Fossil Fuel Companies Need You to Like Them – That’s Why They’re in Your Community

by Mat Hope

22 March 2018


Do you sometimes feel like you’re surrounded by fossil fuels? Look, over there, a fun run (sponsored by Exxon); a school science fair (sponsored by BP); an anti-poverty charity (sponsored by Chevron).

Fossil fuel companies like to be seen to be doing good. But why do they bother? It’s simple really. As they cut jobs and damage the planet, they need a way to persuade people they are good for society. It may seem a bit weird, but that’s why you’ll see their logos splashed across school resources, kids’ sports team’s jerseys, and all kinds of STEM (science, technology, engineering and mathematics) projects.

In fact, new research by investigative journalists DeSmog UK reveals the extent of fossil fuel companies’ involvement in local communities through funding and sponsorship. The ‘greenwash database’, compiled following hours of trawling through Twitter feeds and corporate social responsibility reports, shows that over the last two years five major oil companies have been involved in more than 100 local programmes and events.

Exxon, for instance, has provided funding for the Real Fife Football Club, where they operate a large ethylene plant. The company also sponsors various community activities in the New Forest near its large Fawley oil refinery, including the 2016 launch of a WWI exhibition and the area’s amateur marathon.

BP engages a number of schools through its In The Pipeline programme, including St Margaret’s School for Girls in Aberdeen, where the company has its North Sea headquarters. A member of the school is set to address an industry conference later this month. Shell sponsors the Girls in Energy programme administered by North East Scotland College, also in Aberdeen.

The partnerships allow companies to look like good social actors, while keeping communities locked into economic dependence on the fossil fuel industry.

Chris Garrard, co-director of campaign group Culture Unstained, says government budget cuts put an unfair burden on communities to accept such deals: “I think it places the community in a very difficult position because there are pressures on funding within the arts and pressures on funding within schools and education, so any support that’s being offered is going to be really welcome.”

“It’s very tokenistic. The community may feel they are being offered a significant amount, but it’s a drop in the ocean compared to the billion-dollar budgets of these fossil fuel companies.”

The deals give companies the opportunity to appeal to parents through their kids’ schools, while getting their logo in front of potential future consumers at an early age (even when it’s not needed). They help companies to appeal to younger generations at a time when jobs in the sector are unpopular.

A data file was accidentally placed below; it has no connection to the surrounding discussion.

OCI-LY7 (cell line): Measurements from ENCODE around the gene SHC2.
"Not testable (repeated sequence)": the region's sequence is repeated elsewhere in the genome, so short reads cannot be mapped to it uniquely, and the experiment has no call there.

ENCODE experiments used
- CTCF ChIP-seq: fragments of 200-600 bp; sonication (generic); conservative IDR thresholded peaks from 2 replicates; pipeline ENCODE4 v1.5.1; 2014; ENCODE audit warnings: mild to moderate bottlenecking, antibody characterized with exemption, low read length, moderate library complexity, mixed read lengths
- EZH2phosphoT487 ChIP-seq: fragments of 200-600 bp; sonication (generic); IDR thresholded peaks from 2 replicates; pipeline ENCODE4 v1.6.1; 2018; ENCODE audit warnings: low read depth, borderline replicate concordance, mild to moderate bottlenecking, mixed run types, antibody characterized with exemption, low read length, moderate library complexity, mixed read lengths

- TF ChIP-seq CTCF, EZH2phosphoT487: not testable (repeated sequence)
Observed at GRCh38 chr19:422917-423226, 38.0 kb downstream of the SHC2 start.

Anna Markova, campaigner with NGO Platform, says it’s important to remember the deals aren’t set up for the good of society – it’s because the corporations think they are good for business: “All these sponsorships are business decisions. They work out which audiences they want to buy the trust of and then think, ‘ok, how do we buy that trust?’ Or they might think a particular MP is important on the foreign affairs committee and want its support, so they choose to sponsor something in that MP’s constituency.”

“One of the longer-term impacts of this overall is that it sucks the life out community events, in the sense that it’s a kind of corporate takeover of something that ought to be in a public space by people, for people.”

But fossil fuel companies aren’t only focused on community-level sponsorship. They’re also involved in supporting much bigger national projects. Some of these partnerships have seen companies receiving special treatment from publicly-funded institutions – such as when Shell sponsored the National Gallery, or the University of Hull and Hull City of Culture worked with BP to reduce negative criticism of their sponsored lectures.

Despite these scandals, companies maintain they have a legitimate role to play through such programmes. According to Shell: “Many of our operations are located close to communities so we work with them to understand their priorities and concerns. Managing our impact on people is essential to being a responsible company.” But ‘managing’ those communities looks uncomfortably like manipulating them; putting a positive spin on a damaging industry.

This is why Big Oil’s activities need to be tracked. Knowing where companies are putting their resources is the first step to holding them to account when they hurt the communities they purport to help. We can’t let them greenwash their way out of their social obligations.

DeSmog UK’s database will continue to be updated as new sponsorship deals are announced. If you know of any fossil fuel sponsorship happening in your community, please get in touch by emailing [email protected].

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